Finding Customers Through Anti-Commercial Queries
There’s a fallacy that sellers create for themselves, that most people go online to spend money. — Ammon Johns, from How Many Search Queries Are Really Unique?, I checked the AOL database :-) You research a niche for a business online, and find a genuine need in an area that larger businesses aren’t filling. You […]
There’s a fallacy that sellers create for themselves, that most people go online to spend money.
— Ammon Johns, from How Many Search Queries Are Really Unique?, I checked the AOL database :-)
You research a niche for a business online, and find a genuine need in an area that larger businesses aren’t filling. You work with a designer to create a site that’s both easy to use and search engine friendly. You do keyword research for your products and services, and find the best terms to use that you expect your targeted audience to both search for, and that they likely would expect to see on your site.
Taking those keywords, and building a smart site structure around them, incorporating them into the pages of your site, you test to make sure that people can use your site easily, and that people find your business credible and distinquishable from other businesses online.
You may start out with some paid search to attract visitors to your site. You work on building links to your pages, and obtain a good number from a wide variety of sources. You watch your log files or analytic program reports, and wait for visitors to come to your pages through organic results in the search engines. And you wait. And you wait.
You start getting some traffic, but it isn’t quite what you expected. There’s clearly a need, but your audience isn’t finding you, and doesn’t even appear to be looking for what you have to offer.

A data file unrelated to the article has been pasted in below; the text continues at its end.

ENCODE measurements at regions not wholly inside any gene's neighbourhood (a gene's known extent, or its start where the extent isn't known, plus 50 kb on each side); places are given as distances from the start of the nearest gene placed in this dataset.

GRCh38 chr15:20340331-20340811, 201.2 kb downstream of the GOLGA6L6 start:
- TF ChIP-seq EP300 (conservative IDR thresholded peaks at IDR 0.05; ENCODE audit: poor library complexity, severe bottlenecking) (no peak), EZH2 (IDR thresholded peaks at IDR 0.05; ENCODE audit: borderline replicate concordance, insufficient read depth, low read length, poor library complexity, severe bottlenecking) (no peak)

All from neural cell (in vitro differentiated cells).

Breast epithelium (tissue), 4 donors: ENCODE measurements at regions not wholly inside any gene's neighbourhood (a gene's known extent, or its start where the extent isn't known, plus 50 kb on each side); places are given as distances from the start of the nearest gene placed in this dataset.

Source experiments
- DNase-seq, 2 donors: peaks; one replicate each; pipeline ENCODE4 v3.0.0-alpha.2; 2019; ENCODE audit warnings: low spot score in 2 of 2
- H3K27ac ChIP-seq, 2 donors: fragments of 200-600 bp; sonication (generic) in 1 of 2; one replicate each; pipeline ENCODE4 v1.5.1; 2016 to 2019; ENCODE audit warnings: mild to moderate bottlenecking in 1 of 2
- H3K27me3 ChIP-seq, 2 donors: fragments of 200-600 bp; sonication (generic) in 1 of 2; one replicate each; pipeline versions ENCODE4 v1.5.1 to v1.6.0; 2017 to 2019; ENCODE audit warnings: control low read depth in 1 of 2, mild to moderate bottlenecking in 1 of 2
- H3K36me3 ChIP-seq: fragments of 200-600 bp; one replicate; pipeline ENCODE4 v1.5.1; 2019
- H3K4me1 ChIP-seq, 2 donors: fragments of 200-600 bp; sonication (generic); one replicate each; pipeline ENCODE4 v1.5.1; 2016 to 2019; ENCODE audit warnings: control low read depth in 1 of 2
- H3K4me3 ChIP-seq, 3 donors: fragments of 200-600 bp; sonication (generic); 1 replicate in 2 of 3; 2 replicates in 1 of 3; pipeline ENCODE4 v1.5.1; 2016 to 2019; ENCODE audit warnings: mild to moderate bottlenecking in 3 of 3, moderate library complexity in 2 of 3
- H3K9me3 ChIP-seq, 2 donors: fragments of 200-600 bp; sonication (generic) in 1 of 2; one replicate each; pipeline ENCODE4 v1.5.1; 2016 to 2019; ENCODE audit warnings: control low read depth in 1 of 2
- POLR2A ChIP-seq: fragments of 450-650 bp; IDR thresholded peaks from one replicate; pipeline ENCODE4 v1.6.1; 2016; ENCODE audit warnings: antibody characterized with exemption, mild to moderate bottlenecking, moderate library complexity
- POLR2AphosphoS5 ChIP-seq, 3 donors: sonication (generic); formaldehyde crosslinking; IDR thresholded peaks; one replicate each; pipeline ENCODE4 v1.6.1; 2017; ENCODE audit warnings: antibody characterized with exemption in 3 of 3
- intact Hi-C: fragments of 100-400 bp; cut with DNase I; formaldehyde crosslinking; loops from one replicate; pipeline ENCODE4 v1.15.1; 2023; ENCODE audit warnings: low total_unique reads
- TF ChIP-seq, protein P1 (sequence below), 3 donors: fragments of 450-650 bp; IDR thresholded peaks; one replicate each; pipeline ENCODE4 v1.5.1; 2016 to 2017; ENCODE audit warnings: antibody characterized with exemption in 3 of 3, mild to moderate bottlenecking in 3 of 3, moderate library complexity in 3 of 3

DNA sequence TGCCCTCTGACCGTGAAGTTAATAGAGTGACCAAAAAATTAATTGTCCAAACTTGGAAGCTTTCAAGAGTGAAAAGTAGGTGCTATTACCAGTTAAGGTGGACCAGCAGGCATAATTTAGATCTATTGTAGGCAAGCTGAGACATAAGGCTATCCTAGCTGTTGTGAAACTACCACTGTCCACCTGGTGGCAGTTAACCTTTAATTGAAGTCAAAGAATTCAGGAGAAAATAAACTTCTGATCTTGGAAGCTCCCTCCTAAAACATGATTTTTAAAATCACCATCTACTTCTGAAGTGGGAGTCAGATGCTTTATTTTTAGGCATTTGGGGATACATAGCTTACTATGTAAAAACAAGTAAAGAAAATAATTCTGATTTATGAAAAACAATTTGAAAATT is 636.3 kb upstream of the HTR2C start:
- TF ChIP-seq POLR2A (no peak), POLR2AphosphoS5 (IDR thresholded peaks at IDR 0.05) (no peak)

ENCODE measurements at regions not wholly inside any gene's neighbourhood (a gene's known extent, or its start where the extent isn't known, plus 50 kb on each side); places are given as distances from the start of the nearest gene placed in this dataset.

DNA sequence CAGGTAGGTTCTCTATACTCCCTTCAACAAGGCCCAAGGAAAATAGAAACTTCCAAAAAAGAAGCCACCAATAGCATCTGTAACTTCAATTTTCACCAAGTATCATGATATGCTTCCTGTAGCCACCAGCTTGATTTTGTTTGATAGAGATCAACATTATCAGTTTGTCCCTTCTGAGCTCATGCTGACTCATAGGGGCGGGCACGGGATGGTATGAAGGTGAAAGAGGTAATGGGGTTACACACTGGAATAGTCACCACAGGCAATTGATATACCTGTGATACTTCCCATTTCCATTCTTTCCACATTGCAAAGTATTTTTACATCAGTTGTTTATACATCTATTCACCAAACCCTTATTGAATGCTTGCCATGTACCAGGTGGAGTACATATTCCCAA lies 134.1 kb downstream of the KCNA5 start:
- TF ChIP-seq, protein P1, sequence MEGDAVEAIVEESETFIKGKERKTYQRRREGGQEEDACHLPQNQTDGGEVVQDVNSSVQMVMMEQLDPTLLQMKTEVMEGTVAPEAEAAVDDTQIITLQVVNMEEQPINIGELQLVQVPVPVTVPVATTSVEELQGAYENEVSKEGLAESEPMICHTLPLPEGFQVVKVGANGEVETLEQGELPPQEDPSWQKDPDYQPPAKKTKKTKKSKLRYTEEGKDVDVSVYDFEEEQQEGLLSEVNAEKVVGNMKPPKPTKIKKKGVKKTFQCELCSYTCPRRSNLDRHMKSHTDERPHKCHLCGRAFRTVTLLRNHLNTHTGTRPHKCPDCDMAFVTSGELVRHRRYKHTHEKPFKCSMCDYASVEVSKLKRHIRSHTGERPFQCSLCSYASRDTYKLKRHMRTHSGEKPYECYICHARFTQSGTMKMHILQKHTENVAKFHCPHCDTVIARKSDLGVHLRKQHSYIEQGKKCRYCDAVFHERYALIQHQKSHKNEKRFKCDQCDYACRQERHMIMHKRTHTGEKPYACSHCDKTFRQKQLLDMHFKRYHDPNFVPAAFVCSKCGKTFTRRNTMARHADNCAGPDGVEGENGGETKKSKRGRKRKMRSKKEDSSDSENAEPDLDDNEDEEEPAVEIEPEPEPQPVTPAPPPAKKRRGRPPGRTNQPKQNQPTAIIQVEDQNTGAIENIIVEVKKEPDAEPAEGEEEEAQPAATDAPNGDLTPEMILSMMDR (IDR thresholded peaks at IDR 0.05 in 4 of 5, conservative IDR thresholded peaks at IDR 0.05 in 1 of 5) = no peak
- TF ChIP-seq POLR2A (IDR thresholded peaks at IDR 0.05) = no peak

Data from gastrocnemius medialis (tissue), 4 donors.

How do you get those visitors to come to your site to find what you have to offer them? What steps do you take?
Most Queries are Noncommercial
The first step might be to recognize that most queries conducted by people at search engines aren’t aimed at buying something. A paper from the WWW 2007 held this spring in Banff, Alberta, Canada, Determining the User Intent of Web Search Engine Queries, provided a breakdown of the types of queries that they were able to classify.
Their research uncovered the following numbers: “80% of Web queries are informational in nature, with about 10% each being navigational and transactional.” The research points to the vast majority of searches being conducted for information gathering purposes. One of the indications of “information” queries that they looked for were searches which include terms such as: “ways to,” “how to,” “what is.”
A straight-forward ecommerce shop offering goods or services, and filled with department pages and sub-departments and products, doesn’t always provide the answers to those types of questions.
Many Queries are Anti-Commercial
One popular reason to go online is to find ways to save money, whether by finding instructions on how to do something yourself, or by finding alternatives to commercial products or services. These searchers aren’t people who are typing “free” followed by some product or service name in a search box. These are the DIY folks, who tackle home improvement projects on their own, or make their own clothes or holiday decorations or cook their own gourmet meals.
The second step to getting visitors to your site might be to create reasons for this anti-commercial audience to find reasons to come to your web site.
Meeting Informational Needs
What can you share with your visitors that will get them to come to your site, and look at the goods and services that you offer?